This cover displays the earliest known postal markings applied in New Orleans.
It dates to 1784 and looks set to be one of the highlights of Robert A Siegel’s auction of the Steven Walske Collection of North American Blockade Run Mail and French Royal Packet Mail.
The letter is marked YNDIAS (Indies)
The lot was sent to France, travelling via Cuba and Spain.
The Spanish set up packet connections between New Orleans and Spain, via the city of Havana, in the mid 18th century.
The final section of the journey, from Spain to France, was made overland.
The service was disrupted between 1779 and 1783 due to the revolutionary war. This is one of only three surviving covers sent from New Orleans to France post-1783.
It’s expected to sell for around $30,000-35,000.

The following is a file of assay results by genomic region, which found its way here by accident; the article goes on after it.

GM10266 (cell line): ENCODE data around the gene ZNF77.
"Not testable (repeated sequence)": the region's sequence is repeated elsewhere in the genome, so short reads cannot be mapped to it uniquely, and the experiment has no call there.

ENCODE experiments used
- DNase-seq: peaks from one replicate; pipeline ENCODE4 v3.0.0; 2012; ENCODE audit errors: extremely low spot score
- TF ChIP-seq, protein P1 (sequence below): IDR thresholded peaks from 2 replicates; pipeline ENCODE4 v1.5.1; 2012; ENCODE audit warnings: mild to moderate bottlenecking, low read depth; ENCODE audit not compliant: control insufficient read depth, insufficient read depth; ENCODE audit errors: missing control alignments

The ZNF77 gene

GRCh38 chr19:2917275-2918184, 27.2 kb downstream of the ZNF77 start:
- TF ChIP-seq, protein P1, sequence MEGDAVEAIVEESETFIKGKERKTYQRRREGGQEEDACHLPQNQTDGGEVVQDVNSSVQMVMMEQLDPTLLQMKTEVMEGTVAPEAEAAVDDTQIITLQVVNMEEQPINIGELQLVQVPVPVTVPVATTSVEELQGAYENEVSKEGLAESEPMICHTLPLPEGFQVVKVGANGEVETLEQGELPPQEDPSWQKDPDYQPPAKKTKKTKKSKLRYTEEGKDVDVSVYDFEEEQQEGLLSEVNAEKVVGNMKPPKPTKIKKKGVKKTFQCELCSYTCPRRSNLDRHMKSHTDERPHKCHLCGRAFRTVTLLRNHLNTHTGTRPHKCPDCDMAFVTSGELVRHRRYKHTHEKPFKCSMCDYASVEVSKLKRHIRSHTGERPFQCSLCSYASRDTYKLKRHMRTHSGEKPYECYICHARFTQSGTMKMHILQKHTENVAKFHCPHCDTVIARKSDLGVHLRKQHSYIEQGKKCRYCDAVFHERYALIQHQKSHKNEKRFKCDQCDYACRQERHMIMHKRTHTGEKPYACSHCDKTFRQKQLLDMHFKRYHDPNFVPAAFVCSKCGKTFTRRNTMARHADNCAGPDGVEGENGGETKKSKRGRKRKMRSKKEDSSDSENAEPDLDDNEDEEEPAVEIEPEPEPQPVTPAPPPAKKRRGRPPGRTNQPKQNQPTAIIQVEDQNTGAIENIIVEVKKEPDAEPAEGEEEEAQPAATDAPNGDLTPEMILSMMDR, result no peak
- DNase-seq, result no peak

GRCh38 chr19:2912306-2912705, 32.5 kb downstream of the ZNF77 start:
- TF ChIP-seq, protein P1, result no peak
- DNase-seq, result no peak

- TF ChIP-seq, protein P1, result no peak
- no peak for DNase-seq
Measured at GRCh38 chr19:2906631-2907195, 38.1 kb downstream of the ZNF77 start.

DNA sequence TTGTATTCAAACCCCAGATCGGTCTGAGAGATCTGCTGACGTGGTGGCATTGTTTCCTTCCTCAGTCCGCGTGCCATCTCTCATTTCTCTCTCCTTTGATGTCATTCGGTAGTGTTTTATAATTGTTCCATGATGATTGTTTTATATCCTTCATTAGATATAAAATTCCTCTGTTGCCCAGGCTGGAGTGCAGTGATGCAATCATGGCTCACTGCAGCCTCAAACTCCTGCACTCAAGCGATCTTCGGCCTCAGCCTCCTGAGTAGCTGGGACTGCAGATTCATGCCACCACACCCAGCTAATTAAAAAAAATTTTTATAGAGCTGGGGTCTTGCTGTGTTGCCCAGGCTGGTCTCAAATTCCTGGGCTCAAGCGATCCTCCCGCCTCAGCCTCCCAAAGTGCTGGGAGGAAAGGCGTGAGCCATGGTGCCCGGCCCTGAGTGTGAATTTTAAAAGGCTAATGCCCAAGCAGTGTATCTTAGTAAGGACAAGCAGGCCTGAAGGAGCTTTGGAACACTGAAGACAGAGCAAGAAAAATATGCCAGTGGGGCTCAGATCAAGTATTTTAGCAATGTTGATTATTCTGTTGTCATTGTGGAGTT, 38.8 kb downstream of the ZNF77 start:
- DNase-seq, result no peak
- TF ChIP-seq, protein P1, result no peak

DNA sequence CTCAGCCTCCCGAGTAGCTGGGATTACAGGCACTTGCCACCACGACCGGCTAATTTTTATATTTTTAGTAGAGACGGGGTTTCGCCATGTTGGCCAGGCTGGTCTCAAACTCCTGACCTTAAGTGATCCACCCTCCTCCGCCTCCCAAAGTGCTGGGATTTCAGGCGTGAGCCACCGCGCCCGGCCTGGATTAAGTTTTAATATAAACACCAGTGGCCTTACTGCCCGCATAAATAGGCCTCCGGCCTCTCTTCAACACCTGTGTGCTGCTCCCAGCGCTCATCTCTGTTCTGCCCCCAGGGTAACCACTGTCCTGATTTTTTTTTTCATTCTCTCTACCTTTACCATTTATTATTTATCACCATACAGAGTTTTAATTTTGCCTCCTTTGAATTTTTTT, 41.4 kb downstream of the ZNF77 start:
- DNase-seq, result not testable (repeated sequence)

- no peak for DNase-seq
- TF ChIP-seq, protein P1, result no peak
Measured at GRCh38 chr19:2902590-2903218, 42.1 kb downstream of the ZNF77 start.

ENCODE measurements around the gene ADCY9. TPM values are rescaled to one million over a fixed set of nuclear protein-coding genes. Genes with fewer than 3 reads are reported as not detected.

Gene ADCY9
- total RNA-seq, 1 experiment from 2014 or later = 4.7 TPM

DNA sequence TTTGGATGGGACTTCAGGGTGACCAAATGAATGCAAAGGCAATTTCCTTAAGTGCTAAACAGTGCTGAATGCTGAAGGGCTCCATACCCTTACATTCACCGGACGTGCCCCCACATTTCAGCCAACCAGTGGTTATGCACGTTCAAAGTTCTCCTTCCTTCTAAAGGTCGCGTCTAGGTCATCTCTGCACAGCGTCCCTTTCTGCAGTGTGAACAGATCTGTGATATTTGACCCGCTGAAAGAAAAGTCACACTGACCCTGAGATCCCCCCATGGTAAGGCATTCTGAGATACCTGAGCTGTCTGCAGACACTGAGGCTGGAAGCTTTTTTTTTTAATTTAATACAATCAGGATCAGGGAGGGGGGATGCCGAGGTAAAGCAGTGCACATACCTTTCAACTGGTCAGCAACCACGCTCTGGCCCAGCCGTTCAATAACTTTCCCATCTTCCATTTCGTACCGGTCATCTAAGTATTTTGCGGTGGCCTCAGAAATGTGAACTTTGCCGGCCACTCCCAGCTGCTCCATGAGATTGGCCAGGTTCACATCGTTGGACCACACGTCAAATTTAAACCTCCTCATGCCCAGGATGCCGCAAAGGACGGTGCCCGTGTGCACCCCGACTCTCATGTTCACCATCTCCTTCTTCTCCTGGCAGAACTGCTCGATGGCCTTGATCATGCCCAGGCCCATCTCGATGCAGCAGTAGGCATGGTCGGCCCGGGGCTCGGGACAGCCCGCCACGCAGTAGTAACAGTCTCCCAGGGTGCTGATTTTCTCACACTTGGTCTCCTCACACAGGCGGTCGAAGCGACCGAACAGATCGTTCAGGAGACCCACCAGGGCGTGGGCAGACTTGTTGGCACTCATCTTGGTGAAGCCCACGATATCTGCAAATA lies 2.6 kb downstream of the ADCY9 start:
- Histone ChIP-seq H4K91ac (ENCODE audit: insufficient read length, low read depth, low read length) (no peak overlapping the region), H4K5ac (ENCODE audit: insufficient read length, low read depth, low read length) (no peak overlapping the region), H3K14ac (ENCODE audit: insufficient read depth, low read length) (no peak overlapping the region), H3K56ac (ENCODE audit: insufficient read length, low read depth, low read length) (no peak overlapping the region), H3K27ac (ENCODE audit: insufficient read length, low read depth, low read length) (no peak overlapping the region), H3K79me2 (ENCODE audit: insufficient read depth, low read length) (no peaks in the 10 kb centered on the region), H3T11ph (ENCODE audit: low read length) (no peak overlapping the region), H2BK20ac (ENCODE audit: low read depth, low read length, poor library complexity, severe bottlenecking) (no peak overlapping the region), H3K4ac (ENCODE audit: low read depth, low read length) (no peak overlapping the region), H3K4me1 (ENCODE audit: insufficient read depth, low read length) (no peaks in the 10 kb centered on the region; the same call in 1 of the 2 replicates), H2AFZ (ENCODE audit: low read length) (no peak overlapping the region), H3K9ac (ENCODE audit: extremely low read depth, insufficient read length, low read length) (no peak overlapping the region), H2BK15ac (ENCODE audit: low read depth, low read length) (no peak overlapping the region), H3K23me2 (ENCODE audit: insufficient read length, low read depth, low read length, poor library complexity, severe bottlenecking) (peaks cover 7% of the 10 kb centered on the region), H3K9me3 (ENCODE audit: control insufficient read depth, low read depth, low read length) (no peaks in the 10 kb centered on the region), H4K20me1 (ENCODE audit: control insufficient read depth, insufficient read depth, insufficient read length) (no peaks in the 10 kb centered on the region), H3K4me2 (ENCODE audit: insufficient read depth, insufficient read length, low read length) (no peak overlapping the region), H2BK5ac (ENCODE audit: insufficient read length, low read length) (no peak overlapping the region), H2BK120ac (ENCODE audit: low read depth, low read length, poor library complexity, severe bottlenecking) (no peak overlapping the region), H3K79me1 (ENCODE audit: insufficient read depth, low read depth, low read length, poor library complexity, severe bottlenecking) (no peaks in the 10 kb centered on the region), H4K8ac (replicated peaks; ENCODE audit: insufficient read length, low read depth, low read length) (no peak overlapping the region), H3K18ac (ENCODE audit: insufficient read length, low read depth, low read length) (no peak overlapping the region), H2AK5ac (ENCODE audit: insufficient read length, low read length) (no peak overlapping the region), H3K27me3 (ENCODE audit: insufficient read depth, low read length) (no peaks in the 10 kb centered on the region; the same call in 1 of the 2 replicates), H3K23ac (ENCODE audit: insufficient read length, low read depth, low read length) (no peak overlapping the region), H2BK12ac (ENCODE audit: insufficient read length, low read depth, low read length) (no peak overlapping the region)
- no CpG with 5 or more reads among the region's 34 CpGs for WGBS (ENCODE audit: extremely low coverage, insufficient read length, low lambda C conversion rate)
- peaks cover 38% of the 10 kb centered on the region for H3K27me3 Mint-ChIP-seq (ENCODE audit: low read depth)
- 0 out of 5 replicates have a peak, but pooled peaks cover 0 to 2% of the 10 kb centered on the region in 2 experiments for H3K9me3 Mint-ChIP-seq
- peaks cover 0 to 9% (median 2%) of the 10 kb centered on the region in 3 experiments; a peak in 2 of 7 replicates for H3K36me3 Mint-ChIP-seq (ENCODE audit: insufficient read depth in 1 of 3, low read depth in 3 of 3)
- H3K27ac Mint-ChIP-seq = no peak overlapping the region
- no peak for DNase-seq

A letter sent from Rotterdam, Holland to Richmond, Virginia in 1861 is valued at $7,500-10,000.
When the US civil war broke out, the Union navy blockaded Confederate ports. In response, fast, lightweight ships known as blockade runners were used to carry mail.
These were of little use though. By the end of the war, the Union navy had captured or sunk close to 1,500 of these vessels.
This shutdown of supply and communications was a huge factor in the military success of the northern states.
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